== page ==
The Rudolph Hess Affair, Mysterious Britain
lane was heard passing overhead. Shortly afterwards an explosion was heard, and Home Guard member David McLean went out with his pitchfork to investigate. He found the pilot, a middle aged man who claimed to be Captain Albert Horn, who had parachuted safely to earth, though he had broken an ankle in the process. The wreckage of an ME Bf 110 was found the next day.
Horn, in reality Rudolf Hess, Deputy Fuhrer of Germany, asked to be taken to the Duke of Hamilton, who lived nearby. He repeated the request when Daniel McBride and Emyr Morris arrived to take the prisoner into custody.
The reasons behind one of the strangest events of WWII are still hotly debated, and theories abound as to the true situation. Hess claimed he had wanted to arrange a cessation of hostilities between Britain and Germany, and create an alliance against the Soviet Union. Was he a madman, as some of his captors came to believe? His behaviour early on in captivity was erratic, his conviction that he was to be poisoned growing daily.
Hess, who had become a pilot at the end of the previous conflict, had flown himself. His staff was arrested, but not purged, and his wife given a pension by Hitler, who received the news of his flight with equanimity. Many take this as evidence Hess was not acting alone, others as proof to the contrary. McBride later stated he knew that powerful figures in the British government expected Hess. The question of why no action had been taken to intercept the plane is still relevant. Why too was no alert signalled in Glasgow as an unidentified enemy plane flew over the city?
The situation in Britain in 1941 was not the united front that propaganda would have the public believe at that time. The king, George VI, had a personal dislike of Churchill, and had wanted Lord Halifax as Prime Minister. Churchill was very aware that the appeasers in his own Tory Party had been numerous before he came to power, and that many remained convinced that agreeing a peace with Germany was the only sensible course of action. Churchill disagreed, or so it seems right to think. There is strong suspicion, however, that tentative talks had taken place in Sweden between the Dunkirk evacuation and Hess’s flight, although if this is the case why would Hess have made his flight to seek a peace agreement? Others have said that Hamilton and Hess had met in Spain and Portugal in 1941 to negotiate.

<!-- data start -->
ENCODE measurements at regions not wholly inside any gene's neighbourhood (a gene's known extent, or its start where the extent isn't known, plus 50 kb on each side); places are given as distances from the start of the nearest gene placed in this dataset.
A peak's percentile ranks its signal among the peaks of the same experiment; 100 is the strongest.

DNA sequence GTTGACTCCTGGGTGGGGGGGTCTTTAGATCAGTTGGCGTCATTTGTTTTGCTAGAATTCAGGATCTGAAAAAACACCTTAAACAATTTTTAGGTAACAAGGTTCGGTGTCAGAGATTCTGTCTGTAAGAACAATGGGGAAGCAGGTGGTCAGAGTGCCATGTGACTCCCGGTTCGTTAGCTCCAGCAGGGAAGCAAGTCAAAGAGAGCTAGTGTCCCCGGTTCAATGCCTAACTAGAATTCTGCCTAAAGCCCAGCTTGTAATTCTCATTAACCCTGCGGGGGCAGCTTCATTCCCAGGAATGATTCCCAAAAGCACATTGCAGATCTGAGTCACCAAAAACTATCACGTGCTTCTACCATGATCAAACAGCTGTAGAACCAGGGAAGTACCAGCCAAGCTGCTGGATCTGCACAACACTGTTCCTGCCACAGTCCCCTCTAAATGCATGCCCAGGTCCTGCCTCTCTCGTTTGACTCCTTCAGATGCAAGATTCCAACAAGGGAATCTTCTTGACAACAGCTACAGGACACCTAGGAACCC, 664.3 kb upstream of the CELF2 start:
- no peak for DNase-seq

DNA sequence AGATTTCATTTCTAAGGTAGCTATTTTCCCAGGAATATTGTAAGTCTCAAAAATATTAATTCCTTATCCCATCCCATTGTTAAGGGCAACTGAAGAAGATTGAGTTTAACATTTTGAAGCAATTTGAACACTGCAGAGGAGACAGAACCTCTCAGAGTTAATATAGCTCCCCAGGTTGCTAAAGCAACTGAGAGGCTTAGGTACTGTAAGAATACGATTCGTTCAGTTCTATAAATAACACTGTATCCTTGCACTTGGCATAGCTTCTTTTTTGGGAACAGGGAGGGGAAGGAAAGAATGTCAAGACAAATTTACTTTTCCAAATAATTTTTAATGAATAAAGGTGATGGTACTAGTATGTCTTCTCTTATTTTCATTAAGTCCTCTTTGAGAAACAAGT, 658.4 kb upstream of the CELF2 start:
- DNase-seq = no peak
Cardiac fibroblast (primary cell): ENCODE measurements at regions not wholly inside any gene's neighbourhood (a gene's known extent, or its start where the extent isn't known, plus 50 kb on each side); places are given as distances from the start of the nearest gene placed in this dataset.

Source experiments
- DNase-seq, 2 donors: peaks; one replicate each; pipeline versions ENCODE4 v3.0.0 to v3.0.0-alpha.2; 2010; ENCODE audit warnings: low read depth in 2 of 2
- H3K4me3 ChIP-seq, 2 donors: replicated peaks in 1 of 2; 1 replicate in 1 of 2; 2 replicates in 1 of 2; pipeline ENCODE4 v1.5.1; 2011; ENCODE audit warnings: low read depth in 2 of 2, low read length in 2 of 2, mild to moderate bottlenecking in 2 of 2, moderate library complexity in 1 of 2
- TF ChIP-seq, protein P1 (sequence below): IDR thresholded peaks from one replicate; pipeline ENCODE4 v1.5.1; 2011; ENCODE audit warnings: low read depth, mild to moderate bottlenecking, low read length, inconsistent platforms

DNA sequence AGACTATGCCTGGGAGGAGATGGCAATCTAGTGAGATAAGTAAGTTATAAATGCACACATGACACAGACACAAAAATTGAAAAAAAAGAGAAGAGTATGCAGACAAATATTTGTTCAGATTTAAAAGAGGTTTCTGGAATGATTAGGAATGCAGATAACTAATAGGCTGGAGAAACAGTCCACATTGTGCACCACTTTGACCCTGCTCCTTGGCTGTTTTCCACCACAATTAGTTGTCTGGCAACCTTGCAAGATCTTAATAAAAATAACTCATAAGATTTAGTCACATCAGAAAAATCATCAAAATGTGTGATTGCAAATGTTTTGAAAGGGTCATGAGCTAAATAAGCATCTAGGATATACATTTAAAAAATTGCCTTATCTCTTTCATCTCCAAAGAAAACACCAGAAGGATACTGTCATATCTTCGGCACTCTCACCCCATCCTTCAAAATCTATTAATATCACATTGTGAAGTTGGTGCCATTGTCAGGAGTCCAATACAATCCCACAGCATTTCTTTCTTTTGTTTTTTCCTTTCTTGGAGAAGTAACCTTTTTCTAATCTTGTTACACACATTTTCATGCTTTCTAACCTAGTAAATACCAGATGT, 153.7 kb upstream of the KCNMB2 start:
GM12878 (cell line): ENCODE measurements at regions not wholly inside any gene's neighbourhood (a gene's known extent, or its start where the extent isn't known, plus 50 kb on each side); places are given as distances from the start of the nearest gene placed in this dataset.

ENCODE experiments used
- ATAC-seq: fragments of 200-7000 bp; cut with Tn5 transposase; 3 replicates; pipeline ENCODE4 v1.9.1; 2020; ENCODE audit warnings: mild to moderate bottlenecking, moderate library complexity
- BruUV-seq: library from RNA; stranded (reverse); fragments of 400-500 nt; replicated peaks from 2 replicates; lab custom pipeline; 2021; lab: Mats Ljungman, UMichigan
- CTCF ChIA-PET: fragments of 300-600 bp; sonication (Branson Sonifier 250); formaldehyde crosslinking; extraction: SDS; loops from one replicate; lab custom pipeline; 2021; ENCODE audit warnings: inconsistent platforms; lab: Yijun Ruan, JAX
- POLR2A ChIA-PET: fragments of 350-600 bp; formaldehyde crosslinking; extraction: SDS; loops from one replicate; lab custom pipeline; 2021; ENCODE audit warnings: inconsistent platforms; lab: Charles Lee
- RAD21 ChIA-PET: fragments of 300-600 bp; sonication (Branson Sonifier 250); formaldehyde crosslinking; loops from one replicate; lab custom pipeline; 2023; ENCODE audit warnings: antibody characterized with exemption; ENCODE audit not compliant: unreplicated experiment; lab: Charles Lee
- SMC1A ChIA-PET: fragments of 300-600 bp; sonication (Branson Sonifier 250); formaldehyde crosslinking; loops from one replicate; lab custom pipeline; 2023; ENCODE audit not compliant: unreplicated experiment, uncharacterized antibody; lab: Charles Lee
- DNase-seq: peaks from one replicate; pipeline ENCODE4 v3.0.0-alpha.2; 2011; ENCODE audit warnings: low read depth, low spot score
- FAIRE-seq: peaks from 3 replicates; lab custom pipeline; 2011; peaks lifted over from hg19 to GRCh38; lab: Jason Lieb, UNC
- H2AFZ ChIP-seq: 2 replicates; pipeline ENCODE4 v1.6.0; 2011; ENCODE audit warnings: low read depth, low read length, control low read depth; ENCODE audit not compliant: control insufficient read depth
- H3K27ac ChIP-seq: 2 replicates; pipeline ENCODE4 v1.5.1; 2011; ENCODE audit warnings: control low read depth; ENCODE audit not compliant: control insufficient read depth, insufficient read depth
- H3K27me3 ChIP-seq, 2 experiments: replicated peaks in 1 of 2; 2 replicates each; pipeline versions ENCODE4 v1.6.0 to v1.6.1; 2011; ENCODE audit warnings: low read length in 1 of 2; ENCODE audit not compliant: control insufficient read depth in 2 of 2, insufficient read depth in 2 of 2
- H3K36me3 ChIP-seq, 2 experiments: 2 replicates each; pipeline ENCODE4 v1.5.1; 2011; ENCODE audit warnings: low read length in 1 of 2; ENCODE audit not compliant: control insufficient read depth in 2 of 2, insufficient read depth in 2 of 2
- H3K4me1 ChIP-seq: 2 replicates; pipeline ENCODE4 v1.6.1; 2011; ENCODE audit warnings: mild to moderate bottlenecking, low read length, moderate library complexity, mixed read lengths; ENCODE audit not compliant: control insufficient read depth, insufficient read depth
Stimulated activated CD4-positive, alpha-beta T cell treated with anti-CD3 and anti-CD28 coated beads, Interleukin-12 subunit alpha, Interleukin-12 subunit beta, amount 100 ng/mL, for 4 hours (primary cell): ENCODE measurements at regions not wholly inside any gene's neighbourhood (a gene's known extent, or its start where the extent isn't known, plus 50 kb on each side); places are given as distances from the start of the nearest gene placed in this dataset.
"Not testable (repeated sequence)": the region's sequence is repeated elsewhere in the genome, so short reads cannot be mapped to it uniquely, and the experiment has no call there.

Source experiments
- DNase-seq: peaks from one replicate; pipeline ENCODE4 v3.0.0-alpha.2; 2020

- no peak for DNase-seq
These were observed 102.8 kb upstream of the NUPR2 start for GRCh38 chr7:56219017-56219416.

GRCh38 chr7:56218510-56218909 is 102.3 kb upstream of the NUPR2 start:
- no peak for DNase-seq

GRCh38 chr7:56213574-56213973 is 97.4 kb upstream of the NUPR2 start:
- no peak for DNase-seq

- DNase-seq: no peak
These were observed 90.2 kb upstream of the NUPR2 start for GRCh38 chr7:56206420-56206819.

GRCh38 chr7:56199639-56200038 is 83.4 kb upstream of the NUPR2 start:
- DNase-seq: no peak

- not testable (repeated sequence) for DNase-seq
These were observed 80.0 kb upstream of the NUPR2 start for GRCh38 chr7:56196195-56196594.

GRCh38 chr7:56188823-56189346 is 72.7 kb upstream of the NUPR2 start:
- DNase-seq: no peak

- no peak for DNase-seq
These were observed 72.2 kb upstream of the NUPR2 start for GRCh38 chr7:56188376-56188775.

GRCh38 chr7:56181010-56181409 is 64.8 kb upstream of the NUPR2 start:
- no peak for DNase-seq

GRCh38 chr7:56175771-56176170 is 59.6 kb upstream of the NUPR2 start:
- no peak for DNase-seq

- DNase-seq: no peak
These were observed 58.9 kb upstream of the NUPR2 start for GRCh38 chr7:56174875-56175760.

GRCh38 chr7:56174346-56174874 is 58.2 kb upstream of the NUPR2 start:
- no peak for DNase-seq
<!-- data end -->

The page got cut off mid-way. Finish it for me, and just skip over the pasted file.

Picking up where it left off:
Hess was interrogated in Glasgow, his identity hidden – he was prisoner ‘Jonathan’ to all except a few in the know. A psychiatrist, Brigadier John Rees, examined him and stated he was mentally ill, but not insane.
Whatever the thinking behind his mission, Hess had it seems little impact on Churchill, either in making him think of ending the war, or in providing information.
At the end of the war Hess was tried at Nuremburg, and sentenced to life imprisonment. He died in 1987, having for years been the last prisoner in Spandau, East Berlin, where he was guarded by men from all the allied powers. To add to the mystery, there are even claims that the prisoner of Spandau was not Hess. Whoever he was, he died in 1987, after a suicide attempt using some electrical wire.
Some records relating to Hess and his landing were released in 1999, but historians are eagerly awaiting further disclosures when more papers are due for publication, though as these will not see the light until 2017 there is some waiting to do yet.